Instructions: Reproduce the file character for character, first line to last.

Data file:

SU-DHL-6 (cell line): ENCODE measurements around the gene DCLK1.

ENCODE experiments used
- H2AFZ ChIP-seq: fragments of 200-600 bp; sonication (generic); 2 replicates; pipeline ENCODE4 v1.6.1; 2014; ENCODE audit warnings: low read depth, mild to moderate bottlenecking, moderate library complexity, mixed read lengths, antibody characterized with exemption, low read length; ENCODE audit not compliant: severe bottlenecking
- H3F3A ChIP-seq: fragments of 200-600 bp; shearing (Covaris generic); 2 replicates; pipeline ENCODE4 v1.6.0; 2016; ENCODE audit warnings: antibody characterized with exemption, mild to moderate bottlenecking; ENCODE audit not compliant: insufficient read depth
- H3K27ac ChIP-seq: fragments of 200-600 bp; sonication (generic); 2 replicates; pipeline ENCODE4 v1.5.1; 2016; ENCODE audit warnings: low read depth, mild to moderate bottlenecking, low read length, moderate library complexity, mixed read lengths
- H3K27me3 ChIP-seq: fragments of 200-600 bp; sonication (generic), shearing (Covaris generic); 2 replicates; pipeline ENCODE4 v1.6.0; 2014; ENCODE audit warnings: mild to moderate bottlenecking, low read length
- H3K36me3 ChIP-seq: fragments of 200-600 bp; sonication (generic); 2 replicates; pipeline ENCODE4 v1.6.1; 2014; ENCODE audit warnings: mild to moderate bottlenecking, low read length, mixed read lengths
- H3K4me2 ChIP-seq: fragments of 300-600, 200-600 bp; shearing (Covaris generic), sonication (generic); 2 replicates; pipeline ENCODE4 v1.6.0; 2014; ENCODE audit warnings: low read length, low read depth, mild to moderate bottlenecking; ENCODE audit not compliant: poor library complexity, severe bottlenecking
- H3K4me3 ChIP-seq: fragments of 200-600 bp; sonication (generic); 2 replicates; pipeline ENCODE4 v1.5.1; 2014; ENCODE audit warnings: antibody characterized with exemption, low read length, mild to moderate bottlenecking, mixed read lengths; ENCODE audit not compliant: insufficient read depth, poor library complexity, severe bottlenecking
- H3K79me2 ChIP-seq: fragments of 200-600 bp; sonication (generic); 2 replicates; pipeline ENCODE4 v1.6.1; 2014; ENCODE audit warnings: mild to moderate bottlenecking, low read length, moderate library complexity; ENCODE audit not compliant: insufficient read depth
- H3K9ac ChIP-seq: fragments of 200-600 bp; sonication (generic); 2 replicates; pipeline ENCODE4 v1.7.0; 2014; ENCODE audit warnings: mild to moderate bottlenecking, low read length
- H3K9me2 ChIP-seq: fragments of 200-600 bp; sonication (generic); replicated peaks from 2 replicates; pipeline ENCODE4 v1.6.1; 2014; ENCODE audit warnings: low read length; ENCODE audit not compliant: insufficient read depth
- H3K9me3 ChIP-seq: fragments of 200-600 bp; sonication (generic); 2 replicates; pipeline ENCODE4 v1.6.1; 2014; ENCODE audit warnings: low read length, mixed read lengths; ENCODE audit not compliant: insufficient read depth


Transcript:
SU-DHL-6 (cell line): ENCODE measurements around the gene DCLK1.

ENCODE experiments used
- H2AFZ ChIP-seq: fragments of 200-600 bp; sonication (generic); 2 replicates; pipeline ENCODE4 v1.6.1; 2014; ENCODE audit warnings: low read depth, mild to moderate bottlenecking, moderate library complexity, mixed read lengths, antibody characterized with exemption, low read length; ENCODE audit not compliant: severe bottlenecking
- H3F3A ChIP-seq: fragments of 200-600 bp; shearing (Covaris generic); 2 replicates; pipeline ENCODE4 v1.6.0; 2016; ENCODE audit warnings: antibody characterized with exemption, mild to moderate bottlenecking; ENCODE audit not compliant: insufficient read depth
- H3K27ac ChIP-seq: fragments of 200-600 bp; sonication (generic); 2 replicates; pipeline ENCODE4 v1.5.1; 2016; ENCODE audit warnings: low read depth, mild to moderate bottlenecking, low read length, moderate library complexity, mixed read lengths
- H3K27me3 ChIP-seq: fragments of 200-600 bp; sonication (generic), shearing (Covaris generic); 2 replicates; pipeline ENCODE4 v1.6.0; 2014; ENCODE audit warnings: mild to moderate bottlenecking, low read length
- H3K36me3 ChIP-seq: fragments of 200-600 bp; sonication (generic); 2 replicates; pipeline ENCODE4 v1.6.1; 2014; ENCODE audit warnings: mild to moderate bottlenecking, low read length, mixed read lengths
- H3K4me2 ChIP-seq: fragments of 300-600, 200-600 bp; shearing (Covaris generic), sonication (generic); 2 replicates; pipeline ENCODE4 v1.6.0; 2014; ENCODE audit warnings: low read length, low read depth, mild to moderate bottlenecking; ENCODE audit not compliant: poor library complexity, severe bottlenecking
- H3K4me3 ChIP-seq: fragments of 200-600 bp; sonication (generic); 2 replicates; pipeline ENCODE4 v1.5.1; 2014; ENCODE audit warnings: antibody characterized with exemption, low read length, mild to moderate bottlenecking, mixed read lengths; ENCODE audit not compliant: insufficient read depth, poor library complexity, severe bottlenecking
- H3K79me2 ChIP-seq: fragments of 200-600 bp; sonication (generic); 2 replicates; pipeline ENCODE4 v1.6.1; 2014; ENCODE audit warnings: mild to moderate bottlenecking, low read length, moderate library complexity; ENCODE audit not compliant: insufficient read depth
- H3K9ac ChIP-seq: fragments of 200-600 bp; sonication (generic); 2 replicates; pipeline ENCODE4 v1.7.0; 2014; ENCODE audit warnings: mild to moderate bottlenecking, low read length
- H3K9me2 ChIP-seq: fragments of 200-600 bp; sonication (generic); replicated peaks from 2 replicates; pipeline ENCODE4 v1.6.1; 2014; ENCODE audit warnings: low read length; ENCODE audit not compliant: insufficient read depth
- H3K9me3 ChIP-seq: fragments of 200-600 bp; sonication (generic); 2 replicates; pipeline ENCODE4 v1.6.1; 2014; ENCODE audit warnings: low read length, mixed read lengths; ENCODE audit not compliant: insufficient read depth